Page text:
Belt tensioning accurately

Having recently mentioned belt tension in the category of Add-ons & Modifications, I thought it may be useful to detail the method which I now use to tension my drive belts. I know that many of you will use the Long Mill machines which have lead screws. Some people may just be using gSender with their own CNC machines. Others may use 3D printing machines that are often driven with belts so this small write-up may be helpful.

My machine is a standard sized Shapeoko SO3 and it was provided with NEMA 23 stepper motors driving X, Y and Z movements via Gates GT2 belts. Each extrusion is 600mm in length, giving a working envelope of 406 x 406mm (16 x 16”) and a Z height travel of 95mm (3.7”) There is a little extra belt required to thread around each stepper motor belt pulley.

Path of belt around stepper motor pulley

The tuned part of the belt was 280mm in length. The part of the belt to be tuned was raised on ¼” wooden supports. The belt was plucked with a wooden plectrum to standardise its vibration characteristics. The vibration was measured using a guitar string tuner attached to the extrusion endplate.

Supports under section of belt to be tuned.

The short video clip demonstrates the technique. Gates GT2 belts are designed to operate at a tension of between 100 and 150Hz when plucked. I chose a value of 135Hz because it equated to a note of C3 on a vibration sensing guitar tuner. Keeping the belts tuned to a set frequency means that each belt can be set to the same frequency and even movements can be expected. This in turn leads to accuracy of cut and the belts last much longer. The pull on the stepper motor shafts is known and within permitted limits.

ultra short video clip:

The science of belt tension was beautifully explained by Liam Newcombe over at Carbide 3D and can be found here:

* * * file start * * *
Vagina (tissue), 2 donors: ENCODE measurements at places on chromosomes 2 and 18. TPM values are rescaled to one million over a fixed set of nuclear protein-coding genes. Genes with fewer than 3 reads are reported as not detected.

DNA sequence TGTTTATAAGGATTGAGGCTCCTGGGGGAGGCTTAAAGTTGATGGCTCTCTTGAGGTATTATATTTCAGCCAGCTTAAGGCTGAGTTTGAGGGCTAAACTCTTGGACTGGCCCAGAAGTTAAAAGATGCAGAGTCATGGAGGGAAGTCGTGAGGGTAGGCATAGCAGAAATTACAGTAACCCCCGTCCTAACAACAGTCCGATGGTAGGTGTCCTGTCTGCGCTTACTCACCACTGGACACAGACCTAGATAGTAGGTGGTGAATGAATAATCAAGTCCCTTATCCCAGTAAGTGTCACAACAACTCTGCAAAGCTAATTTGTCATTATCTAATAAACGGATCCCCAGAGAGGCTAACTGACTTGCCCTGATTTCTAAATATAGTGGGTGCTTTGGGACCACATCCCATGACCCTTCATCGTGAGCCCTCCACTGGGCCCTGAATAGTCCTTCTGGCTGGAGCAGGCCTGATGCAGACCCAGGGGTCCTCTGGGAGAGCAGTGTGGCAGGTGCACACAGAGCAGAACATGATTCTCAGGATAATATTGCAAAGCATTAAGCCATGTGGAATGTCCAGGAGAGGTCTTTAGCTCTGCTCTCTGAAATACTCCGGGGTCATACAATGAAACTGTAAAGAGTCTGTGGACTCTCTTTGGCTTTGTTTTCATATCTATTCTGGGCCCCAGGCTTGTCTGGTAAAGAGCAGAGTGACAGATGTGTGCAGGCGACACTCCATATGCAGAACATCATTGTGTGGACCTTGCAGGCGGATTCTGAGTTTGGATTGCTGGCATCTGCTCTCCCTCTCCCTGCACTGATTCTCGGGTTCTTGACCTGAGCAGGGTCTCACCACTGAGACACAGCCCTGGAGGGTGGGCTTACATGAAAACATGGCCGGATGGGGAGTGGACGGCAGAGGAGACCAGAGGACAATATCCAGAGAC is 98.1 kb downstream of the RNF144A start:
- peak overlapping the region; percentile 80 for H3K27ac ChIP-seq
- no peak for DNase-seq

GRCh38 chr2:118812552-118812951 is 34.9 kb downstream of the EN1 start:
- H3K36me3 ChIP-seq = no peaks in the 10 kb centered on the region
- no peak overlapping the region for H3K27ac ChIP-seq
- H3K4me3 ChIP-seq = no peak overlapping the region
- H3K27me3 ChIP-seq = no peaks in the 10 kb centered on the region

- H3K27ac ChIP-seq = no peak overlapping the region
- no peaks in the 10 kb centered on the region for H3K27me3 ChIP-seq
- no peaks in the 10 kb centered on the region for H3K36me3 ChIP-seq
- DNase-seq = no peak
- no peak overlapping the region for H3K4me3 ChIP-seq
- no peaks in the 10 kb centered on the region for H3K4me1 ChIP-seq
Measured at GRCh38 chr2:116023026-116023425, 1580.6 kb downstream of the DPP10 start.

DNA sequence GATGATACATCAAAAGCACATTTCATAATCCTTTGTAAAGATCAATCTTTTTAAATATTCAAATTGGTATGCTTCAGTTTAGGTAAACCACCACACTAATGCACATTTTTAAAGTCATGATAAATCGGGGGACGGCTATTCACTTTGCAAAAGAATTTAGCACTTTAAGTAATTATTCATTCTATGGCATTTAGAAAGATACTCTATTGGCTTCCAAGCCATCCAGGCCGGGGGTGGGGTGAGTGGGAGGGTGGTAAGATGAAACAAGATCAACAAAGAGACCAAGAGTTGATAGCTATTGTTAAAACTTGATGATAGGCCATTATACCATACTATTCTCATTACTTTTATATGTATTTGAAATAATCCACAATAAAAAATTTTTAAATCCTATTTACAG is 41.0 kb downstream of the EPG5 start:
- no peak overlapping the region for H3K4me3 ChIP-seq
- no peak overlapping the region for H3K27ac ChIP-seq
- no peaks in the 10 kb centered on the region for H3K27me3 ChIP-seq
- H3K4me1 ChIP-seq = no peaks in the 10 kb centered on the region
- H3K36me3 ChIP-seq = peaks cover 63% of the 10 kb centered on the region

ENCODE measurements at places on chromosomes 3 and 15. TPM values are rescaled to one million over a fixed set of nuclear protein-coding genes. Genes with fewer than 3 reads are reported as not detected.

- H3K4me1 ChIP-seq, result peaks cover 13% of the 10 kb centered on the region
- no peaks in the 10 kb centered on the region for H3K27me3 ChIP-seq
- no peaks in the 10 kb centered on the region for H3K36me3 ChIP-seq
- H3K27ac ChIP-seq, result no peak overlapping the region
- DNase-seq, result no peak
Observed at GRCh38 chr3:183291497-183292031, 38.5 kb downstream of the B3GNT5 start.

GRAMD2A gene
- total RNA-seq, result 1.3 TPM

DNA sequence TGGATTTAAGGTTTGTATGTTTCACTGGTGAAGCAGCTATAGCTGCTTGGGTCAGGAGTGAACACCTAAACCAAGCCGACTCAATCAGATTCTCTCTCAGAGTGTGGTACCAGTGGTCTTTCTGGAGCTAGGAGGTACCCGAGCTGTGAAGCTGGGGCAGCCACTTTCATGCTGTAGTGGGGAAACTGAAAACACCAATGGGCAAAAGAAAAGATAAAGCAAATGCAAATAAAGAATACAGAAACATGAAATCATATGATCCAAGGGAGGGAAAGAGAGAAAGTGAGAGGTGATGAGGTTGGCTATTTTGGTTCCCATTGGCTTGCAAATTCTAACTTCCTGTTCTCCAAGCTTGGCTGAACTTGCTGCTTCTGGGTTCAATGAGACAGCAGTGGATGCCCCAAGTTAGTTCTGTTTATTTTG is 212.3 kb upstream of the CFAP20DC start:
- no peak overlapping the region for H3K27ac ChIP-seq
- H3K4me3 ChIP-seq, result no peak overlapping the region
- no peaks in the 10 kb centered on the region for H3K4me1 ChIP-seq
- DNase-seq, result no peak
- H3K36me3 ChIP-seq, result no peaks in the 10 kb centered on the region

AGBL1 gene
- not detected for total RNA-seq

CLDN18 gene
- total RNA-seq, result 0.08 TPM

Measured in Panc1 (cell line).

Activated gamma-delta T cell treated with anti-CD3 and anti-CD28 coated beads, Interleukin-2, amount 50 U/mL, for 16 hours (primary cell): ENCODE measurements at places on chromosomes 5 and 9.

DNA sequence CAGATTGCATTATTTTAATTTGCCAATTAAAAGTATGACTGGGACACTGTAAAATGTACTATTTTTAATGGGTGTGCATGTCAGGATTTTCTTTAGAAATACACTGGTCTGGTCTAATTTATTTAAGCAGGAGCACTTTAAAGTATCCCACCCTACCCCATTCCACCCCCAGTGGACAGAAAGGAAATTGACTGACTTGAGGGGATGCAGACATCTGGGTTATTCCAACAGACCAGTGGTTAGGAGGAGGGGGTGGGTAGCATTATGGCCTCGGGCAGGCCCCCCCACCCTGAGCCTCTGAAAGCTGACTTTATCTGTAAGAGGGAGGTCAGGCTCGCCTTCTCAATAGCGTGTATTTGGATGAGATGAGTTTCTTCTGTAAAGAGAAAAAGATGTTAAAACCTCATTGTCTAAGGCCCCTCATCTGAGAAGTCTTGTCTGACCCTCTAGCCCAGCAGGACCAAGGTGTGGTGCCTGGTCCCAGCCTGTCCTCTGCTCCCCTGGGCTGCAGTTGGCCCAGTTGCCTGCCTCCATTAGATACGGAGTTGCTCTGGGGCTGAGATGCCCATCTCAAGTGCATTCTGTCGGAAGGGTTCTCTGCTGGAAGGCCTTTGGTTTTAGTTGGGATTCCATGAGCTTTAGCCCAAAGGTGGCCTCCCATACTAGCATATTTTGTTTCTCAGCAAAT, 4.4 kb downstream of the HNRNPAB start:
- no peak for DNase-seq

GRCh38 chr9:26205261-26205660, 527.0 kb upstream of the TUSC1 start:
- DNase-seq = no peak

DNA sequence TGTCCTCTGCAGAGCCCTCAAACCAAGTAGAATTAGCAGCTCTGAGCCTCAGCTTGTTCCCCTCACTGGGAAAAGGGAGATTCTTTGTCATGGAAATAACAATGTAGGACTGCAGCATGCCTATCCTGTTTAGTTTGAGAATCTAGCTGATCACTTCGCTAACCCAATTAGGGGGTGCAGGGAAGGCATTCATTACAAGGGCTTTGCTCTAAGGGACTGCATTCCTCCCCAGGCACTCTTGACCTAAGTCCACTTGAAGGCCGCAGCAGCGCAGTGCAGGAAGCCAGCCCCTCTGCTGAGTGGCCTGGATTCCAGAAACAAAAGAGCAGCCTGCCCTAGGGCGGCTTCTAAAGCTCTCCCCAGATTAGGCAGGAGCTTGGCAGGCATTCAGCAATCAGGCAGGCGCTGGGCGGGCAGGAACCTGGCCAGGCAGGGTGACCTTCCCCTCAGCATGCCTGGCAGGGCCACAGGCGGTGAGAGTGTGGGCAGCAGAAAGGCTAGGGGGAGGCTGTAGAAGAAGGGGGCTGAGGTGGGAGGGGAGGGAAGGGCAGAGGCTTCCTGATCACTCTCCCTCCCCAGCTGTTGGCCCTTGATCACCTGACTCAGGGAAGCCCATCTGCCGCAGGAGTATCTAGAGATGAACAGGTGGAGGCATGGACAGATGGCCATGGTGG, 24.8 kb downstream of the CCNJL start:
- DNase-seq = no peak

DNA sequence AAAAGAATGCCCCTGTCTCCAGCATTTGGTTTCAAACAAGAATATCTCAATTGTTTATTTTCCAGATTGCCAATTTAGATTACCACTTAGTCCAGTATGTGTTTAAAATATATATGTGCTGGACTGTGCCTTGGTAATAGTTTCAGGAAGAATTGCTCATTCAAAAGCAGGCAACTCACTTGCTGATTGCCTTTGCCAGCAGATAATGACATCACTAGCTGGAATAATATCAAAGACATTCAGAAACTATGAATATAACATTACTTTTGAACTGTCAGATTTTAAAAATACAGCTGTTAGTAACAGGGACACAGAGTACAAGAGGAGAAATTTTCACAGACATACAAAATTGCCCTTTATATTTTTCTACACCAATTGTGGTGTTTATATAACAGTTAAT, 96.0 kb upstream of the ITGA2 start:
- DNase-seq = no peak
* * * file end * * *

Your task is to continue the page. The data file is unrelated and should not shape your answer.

The supporting video can be found here:

The belt tensioning clip on the Shapeoko CNC machines was not an easy thing to set up. The belt had to enter the clip at the slot nearest the front of the clip (part nearest the centre of the extrusion) from underneath. The belt was then looped over a piece of metal and pushed downwards through the rear slot. To complete the threading operation, the belt was folded back on itself underneath the belt clip and the remaining belt so that the teeth were now against each other as the folded belt was now 180 degrees away from its original path.

The belt path was not straightened but the pull was through 90 degrees. The image shows the clip where it was originally fixed.

The clip was offered up to a screw hole under tension and the screw inserted into the frame work of the machine. It was difficult to maintain tension and screw the screw into the hole. The clip also impinged on the travel of the V wheels and they needed replacing because of abrasion damage to the V wheels. The solution was somehow to turn the clip away from the path of the V wheel so that it did not get chewed up at the extremities of carriage movement.

I hated the job of belt tensioning with a passion. I discovered a belt tensioning system that made more mechanical sense to me and it maintained a straight belt path. It was designed by @NeilFerreri and was published on Thingiverse. The link to Neil’s work is here:

I had some components 3D printed and carried out some surgery on my SO3. I now can tune each belt accurately in seconds rather than the extended times of 30 ~ 45 minutes that I had expended previous to this modification. I also now had an accurate method of tensioning the belts to a known tension value. The short video clip displays the method used to accurately tension the belts. All of the belts used in this demonstration are Gates GT2 specification.

Any and all comments welcome.

EDIT: Grammar and spelling and adding link to Thingiverse for Neil’s work.